On the first episode of We All Make Mistakes, our podcast host Ben Voyer, a professor of entrepreneurship at ESCP Business School and a behavioural scientist, speaks with Dame Inga Beale, the former and first female CEO of Lloyd’s of London.
Recognised as a role model throughout the LGBTQ+ community as well as one of the most successful businesswomen in the insurance sector, Inga Beale has many impressive titles. To the point where one might wonder: has Inga Beale ever made a mistake? Ben Voyer digs in to learn how Inga Beale became the successful and inspiring leader she is today.
Speaking your truth
The art to my success, or part of it, has been the ability to be a bit of a chameleon and adapt in certain situations.
While Inga Beale recognises the usefulness of adaptability, she equally believes in the importance of authenticity. And it might actually be finding the right balance between the two that is the key to success.
“Some people find me terrifying and other people say, oh, but she’s the most lovely thing in the world. And that’s because I do this chameleon thing sometimes, although I struggle with it. I also want to be authentic, as much as possible.”
This desire to not rock the boat may have led Inga Beale to follow some advice at the start of her career that she later regretted. “I was advised in various times of my career to not speak up about something, to not challenge, to not upset things, and I wish I hadn’t followed that. In other words, I wish I had spoken up and I wish I had challenged.” But Inga Beale did find her voice, and once again, it was her commitment to authenticity that motivated her to open up about her personal choices and be a role model for others.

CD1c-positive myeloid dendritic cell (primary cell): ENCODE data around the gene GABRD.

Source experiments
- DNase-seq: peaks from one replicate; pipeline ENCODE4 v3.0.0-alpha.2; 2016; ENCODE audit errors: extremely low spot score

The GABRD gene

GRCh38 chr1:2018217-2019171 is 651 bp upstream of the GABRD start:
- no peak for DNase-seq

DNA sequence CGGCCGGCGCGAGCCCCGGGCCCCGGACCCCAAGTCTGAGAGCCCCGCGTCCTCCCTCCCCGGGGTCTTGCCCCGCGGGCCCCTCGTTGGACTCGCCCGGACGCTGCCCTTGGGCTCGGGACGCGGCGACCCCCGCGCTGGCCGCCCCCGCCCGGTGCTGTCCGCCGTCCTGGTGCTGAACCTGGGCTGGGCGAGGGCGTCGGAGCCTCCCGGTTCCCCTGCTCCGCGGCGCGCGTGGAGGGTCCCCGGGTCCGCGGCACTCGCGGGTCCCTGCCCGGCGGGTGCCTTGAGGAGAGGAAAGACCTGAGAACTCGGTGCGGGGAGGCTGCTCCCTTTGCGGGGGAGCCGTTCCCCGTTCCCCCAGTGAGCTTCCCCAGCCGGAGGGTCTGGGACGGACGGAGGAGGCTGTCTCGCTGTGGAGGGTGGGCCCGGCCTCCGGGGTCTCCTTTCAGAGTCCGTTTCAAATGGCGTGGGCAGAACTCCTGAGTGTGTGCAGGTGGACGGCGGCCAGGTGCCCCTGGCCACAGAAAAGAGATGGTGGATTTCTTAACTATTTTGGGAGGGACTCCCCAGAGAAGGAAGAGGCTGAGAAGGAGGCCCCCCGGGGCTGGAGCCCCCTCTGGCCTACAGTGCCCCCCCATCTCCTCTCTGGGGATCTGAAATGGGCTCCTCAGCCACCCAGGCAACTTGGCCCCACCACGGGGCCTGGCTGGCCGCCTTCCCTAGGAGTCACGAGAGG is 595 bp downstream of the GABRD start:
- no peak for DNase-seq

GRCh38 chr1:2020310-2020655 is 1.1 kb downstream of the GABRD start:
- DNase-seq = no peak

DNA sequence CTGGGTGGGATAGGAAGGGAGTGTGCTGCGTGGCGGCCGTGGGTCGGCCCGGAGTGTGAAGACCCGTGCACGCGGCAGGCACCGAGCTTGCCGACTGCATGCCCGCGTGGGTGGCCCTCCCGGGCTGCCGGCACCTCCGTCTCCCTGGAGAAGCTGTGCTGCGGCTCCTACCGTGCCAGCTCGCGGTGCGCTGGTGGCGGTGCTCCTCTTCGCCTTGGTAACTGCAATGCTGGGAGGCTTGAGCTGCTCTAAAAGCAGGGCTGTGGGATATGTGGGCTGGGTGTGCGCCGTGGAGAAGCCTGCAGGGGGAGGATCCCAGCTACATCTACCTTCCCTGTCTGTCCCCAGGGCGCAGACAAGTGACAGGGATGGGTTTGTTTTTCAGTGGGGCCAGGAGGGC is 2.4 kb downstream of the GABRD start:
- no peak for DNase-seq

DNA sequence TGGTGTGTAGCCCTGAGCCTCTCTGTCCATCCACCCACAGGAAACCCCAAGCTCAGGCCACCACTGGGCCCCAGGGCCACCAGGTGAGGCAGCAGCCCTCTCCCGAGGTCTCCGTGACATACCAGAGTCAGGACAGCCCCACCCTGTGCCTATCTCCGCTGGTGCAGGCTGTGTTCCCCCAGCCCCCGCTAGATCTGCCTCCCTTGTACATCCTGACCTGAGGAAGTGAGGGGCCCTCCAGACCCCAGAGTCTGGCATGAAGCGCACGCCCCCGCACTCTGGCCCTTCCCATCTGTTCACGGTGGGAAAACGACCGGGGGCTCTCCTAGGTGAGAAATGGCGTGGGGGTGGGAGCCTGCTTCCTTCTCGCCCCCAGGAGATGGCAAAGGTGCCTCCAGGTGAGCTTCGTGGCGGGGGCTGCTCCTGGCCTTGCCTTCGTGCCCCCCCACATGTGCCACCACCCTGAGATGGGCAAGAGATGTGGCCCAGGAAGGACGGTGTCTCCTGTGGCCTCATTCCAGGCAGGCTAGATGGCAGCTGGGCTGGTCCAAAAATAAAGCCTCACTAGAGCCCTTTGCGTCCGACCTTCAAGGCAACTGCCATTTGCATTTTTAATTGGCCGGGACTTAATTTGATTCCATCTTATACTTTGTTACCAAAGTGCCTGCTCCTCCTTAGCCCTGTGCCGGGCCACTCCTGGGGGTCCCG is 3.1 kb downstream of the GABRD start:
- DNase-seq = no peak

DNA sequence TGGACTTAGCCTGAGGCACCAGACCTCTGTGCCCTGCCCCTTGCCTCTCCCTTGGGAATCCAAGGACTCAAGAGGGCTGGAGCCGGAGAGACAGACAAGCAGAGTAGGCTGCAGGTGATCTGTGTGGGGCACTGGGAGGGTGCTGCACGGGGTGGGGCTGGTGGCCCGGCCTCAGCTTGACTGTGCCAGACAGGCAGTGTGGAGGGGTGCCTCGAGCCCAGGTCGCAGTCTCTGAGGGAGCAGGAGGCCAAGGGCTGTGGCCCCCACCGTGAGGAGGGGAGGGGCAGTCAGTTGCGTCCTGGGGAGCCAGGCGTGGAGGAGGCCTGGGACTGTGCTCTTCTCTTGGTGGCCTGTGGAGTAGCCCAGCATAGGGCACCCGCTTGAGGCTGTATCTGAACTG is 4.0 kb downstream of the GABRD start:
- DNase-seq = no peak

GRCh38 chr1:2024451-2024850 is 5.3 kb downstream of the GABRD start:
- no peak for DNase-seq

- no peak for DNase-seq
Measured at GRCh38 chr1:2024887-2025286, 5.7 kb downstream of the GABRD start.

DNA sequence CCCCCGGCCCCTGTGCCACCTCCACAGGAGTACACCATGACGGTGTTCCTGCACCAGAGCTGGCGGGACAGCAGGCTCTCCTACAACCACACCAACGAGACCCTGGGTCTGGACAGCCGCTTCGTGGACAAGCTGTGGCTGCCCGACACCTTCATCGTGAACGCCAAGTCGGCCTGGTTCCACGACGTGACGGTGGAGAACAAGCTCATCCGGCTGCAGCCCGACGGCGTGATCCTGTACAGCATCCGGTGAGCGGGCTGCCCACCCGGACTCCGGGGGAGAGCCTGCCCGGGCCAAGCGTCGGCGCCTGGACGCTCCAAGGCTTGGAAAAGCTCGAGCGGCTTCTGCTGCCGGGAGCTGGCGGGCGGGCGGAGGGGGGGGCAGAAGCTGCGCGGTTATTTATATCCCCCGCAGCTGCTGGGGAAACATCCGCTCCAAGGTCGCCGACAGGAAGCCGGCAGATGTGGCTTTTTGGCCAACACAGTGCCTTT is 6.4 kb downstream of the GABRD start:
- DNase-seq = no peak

“You can’t have one view internally and a different view externally. It doesn’t work anymore. With social media, the way everyone communicates, you can’t have two different versions of something. And actually, I think it takes courage, means and time.”
Impulsiveness can lead to beautiful paths
According to Inga Beale, impulsivity and impatience are what led her to make most of her mistakes, like when she walked out on a job in the late 80s and went away to travel the world:
“I have been a bit too impulsive at times. I left this company without giving it enough time because I just saw it going in one direction. Rather than staying and trying to change it or bring it back to a more modern environment, I just chose to give up and leave — and that’s a mistake.
“Although that impulsiveness was also very positive. Walking out of that job in the late 80s, travelling around the world, meeting a female role model in Sydney, being inspired to go back and take the insurance sector back on, was a really positive thing.”
An impulsive decision she confesses was partly caused by her personal life falling apart at the time. Something that we would never talk about in a professional context then, but that is now mostly accepted – especially with the impulse of younger generations. With Gen Zs accessing the job market, openly discussing mental health issues at work and in our personal lives is becoming very important. When Inga Beale started her career, telling your colleagues about personal matters wasn’t a common thing. “I was in the closet for years and years, then I decided to come out as a lesbian when I went for a new job. When people don’t know much about your private life, you can feel unapproachable, unfriendly, and it’s partly because you’re hiding this other stuff but people don’t know that. I realised I was lying to people and I thought, ‘this isn’t good’.”
I was advised in various times of my career to not speak up about something, to not challenge, to not upset things, and I wish I hadn’t followed that.
To hear more about Dame Inga Beale’s opinion on being a role model or on the challenges she’s faced trying to modernise a centuries-old industry, have a listen to WAMM’s first episode, available on all your favourite podcast apps.